Nestled on a bend of the Fremont River you will find a small cabin on seventeen acres. At first glance, the place looks like a movie set from a John Ford western. Watch a while and you will catch a glimpse of a cowboy walking out the cabin door to feed his stock. Just before dark, his sharp whistle brings three mules and one horse thundering across the Fremont River to get their nightly grain and hay ration. This small southern Utah ranch even has a romantic, sounding western name. The sign out front announces you have found the “Bobarosa.” First time visitors immediately start clicking pictures, recording their romantic discovery of the real American West. Friends and family in Paris, Tokyo, London, and New York are soon glimpsing this picturesque scene. However, little do they know they are sending pictures home of a free range egg farm rather than a working ranch.
Actually, this farming operation has two divisions – dairy and eggs. The dairy division isn’t a large operation, but takes a lot of attention. You know immediately where the dairy division is located by the smell. The aromatic aroma of the rutting “billy” catches your attention immediately. And, if you aren’t careful, you will catch more than his smell. Turn your back on this devilish creature and you will get a butt full of horns and forehead. Twice a day, "Heidi-of-Hickman Valley" dawns his milking costume and extracts enough raw milk from the nanny to make cheese. The nanny requires milking twice-a-day, and her kids must be fed to keep them quiet. Depending on the batch, the cheese is quite tasty. However, be careful if Heidi sends you home with a sample. Leave your number with him because he might need to call you before you have a chance to eat it. On occasion, his cheese falls a bit short of state health standards, and he has to rescue someone who has received a generous gift of recently made cheese. Usually, you can tell the batch is bad by placing the gift on your truck seat with the heater on high. That smell isn’t from a raccoon or pack rat dead under your hood.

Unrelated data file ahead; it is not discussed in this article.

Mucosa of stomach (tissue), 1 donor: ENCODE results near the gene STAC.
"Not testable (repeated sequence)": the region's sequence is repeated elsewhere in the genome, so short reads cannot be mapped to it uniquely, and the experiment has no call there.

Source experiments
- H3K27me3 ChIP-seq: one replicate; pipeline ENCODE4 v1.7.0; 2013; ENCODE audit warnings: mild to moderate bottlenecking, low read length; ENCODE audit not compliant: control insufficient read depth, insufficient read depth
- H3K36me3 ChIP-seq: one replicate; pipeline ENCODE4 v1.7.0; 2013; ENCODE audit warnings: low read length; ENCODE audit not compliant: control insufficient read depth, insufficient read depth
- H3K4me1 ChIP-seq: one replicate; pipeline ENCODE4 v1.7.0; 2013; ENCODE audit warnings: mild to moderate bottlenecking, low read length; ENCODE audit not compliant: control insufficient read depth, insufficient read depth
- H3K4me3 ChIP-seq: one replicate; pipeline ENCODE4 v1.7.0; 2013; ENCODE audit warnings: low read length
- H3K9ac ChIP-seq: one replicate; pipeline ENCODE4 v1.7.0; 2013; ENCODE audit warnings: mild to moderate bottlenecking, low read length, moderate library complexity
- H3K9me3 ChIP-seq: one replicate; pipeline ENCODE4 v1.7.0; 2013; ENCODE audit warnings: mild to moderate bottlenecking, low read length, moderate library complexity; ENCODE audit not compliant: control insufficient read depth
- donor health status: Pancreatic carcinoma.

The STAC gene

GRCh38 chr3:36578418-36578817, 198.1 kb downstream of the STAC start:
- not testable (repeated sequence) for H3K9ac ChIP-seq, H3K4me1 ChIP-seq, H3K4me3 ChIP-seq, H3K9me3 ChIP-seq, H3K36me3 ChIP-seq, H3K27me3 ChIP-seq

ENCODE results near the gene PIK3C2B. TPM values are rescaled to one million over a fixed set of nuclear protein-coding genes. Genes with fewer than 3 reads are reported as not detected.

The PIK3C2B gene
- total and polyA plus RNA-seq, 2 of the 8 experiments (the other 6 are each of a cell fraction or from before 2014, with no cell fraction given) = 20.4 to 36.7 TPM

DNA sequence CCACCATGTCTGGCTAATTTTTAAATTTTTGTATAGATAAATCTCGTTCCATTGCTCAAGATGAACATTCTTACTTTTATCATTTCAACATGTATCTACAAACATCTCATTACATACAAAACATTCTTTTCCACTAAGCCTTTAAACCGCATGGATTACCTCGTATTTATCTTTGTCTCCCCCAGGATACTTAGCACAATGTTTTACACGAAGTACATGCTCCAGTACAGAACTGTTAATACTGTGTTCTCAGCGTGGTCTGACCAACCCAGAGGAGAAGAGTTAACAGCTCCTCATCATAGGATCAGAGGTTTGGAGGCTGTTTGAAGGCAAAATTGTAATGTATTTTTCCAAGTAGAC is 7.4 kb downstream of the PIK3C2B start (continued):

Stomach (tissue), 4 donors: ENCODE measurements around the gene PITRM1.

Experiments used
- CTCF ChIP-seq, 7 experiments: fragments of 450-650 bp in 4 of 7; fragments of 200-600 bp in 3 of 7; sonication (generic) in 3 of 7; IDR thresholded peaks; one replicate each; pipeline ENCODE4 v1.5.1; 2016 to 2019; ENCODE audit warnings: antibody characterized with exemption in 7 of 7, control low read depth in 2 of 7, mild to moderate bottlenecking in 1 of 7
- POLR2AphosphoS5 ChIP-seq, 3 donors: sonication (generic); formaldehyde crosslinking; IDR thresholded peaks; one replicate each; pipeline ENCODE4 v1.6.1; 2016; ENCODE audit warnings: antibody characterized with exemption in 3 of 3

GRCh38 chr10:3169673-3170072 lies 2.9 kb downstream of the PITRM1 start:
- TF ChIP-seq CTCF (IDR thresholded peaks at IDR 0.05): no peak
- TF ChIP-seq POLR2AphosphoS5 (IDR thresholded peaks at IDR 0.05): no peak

With Easter just around the corner, you might want to take advantage of the egg division. “Smilin’ Bob’s Happy Chicken Egg Farm produces the best free range eggs on the High Plateau. You don’t even have to color “Smilin’ Bob’s” fresh Easter eggs. Since they are free range, they’re already colored in beautiful shades of brown, white, blue, and green. “Smilin’ Bob” guarantees the eggs are as fresh as the day he found them. Who knows how long it took, but bring your own egg cartons to tote them home? If you like a larger egg, “Smilin’ Bob” can accommodate your needs. His geese lay larger eggs if you prefer them to chicken eggs, and they are easier to find. You have to collect them before Sadie and Blue finds them, but there are always plenty to go around. Goose eggs have a size advantage. One will usually fill a frying pan and feed two grown men.
Hang around awhile and you will get to hear “Smilin’ Bob” play his concertina. He usually plays to sooth the savage old “billy,” and to get his chickens and geese to lay. As you can tell, Bob is a multi-talented man – cowboy, chicken farmer, musician, and goat herder. Click away with your cameras, but remember that there is more to the “Bobarosa” than meets the eye. Share your romantic pictures of the American West with friends and relatives, but remember that working ranches are often more than they appear. Love to hear from you!